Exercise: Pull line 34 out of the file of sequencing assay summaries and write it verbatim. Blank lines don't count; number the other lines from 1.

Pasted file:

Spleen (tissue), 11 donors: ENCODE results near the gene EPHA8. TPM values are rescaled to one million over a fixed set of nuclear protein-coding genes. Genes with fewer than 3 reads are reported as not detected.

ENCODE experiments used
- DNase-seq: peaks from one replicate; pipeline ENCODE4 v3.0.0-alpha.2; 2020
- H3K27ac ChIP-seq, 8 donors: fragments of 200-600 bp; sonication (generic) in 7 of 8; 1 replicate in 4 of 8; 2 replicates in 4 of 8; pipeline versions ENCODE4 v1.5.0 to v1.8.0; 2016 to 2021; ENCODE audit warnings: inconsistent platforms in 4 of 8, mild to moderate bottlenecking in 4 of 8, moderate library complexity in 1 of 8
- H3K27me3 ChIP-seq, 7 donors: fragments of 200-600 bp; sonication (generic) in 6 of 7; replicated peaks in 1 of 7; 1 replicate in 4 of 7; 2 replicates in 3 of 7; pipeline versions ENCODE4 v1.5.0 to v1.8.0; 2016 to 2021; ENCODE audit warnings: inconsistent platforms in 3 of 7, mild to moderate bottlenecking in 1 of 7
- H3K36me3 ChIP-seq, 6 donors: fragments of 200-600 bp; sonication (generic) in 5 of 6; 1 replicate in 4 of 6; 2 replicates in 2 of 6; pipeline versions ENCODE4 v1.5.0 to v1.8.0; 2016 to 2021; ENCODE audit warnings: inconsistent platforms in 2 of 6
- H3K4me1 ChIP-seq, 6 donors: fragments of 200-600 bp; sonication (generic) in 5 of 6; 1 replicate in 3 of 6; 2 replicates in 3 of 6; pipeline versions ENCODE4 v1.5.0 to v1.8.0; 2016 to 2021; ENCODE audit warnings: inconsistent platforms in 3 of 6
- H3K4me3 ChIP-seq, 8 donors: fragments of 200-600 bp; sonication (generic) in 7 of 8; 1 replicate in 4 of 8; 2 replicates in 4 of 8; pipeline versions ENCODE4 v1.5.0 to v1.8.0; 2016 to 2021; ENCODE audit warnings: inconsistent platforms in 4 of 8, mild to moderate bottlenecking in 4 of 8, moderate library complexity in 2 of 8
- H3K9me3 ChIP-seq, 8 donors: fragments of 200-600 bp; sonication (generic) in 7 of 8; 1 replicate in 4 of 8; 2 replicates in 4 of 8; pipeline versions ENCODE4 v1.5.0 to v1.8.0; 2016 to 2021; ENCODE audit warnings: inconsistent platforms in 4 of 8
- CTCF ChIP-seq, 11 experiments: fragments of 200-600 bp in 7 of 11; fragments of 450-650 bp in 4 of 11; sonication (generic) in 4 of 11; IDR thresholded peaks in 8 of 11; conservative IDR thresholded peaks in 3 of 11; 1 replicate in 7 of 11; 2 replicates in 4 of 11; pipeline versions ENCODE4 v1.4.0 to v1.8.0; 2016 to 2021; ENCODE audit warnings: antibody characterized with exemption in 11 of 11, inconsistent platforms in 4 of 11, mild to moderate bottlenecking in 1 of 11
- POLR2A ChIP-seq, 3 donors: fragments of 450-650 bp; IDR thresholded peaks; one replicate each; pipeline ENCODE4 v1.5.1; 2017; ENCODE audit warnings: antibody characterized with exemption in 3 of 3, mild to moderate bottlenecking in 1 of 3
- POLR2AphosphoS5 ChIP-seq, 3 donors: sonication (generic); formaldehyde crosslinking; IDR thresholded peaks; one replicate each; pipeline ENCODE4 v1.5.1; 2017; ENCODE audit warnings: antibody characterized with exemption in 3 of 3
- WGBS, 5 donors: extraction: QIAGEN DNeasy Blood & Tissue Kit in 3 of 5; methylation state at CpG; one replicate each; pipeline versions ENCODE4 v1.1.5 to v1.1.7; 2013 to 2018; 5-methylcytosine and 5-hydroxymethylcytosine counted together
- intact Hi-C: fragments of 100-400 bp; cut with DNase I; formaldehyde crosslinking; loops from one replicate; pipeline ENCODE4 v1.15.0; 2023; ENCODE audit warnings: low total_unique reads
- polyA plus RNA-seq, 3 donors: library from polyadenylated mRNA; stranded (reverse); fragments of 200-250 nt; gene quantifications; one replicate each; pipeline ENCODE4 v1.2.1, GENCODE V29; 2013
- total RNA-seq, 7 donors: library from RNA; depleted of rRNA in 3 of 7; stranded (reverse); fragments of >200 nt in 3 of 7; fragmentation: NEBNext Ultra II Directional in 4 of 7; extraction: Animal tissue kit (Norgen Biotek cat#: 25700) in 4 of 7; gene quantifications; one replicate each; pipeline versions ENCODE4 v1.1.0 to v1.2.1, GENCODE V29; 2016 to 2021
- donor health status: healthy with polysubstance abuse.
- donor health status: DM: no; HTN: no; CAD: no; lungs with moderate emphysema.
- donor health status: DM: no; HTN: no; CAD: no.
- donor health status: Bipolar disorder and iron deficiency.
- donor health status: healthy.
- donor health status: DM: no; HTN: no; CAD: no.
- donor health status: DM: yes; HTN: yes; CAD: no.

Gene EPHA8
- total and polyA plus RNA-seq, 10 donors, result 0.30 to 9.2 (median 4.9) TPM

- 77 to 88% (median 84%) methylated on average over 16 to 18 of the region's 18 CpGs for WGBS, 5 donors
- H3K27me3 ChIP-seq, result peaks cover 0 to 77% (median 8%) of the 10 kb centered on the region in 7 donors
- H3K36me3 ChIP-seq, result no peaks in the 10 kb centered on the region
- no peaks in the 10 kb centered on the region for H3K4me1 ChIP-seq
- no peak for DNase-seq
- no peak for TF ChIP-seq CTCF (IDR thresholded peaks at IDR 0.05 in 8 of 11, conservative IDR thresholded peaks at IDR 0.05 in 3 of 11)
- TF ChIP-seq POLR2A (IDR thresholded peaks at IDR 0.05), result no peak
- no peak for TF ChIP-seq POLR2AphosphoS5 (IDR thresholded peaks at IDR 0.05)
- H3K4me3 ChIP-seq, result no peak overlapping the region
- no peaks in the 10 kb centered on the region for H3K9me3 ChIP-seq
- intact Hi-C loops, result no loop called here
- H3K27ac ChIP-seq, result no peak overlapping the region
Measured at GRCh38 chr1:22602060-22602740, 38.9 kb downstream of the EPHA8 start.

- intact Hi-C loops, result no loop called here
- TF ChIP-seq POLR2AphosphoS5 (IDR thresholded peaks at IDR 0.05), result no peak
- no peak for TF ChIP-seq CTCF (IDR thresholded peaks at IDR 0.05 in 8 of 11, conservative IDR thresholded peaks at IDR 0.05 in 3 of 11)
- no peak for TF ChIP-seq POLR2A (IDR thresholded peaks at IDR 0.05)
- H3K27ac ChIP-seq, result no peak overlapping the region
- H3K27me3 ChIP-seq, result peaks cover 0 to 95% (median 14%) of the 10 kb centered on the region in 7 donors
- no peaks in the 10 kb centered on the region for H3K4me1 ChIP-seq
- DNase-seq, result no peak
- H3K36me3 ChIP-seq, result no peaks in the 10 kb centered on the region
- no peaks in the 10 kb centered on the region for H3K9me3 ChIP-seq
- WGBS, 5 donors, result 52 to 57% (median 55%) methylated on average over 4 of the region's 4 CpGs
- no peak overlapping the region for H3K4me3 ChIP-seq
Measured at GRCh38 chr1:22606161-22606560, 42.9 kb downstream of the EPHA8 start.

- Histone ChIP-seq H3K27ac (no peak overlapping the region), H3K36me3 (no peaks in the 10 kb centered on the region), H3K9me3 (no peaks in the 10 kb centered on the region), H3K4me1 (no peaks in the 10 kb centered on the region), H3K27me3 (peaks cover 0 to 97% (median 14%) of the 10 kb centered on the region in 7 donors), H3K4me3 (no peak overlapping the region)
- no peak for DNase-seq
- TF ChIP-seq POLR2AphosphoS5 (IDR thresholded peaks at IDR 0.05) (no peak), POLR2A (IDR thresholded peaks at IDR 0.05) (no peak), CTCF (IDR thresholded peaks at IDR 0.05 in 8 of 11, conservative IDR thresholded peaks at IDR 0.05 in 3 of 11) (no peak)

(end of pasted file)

- H3K4me3 ChIP-seq, result no peak overlapping the region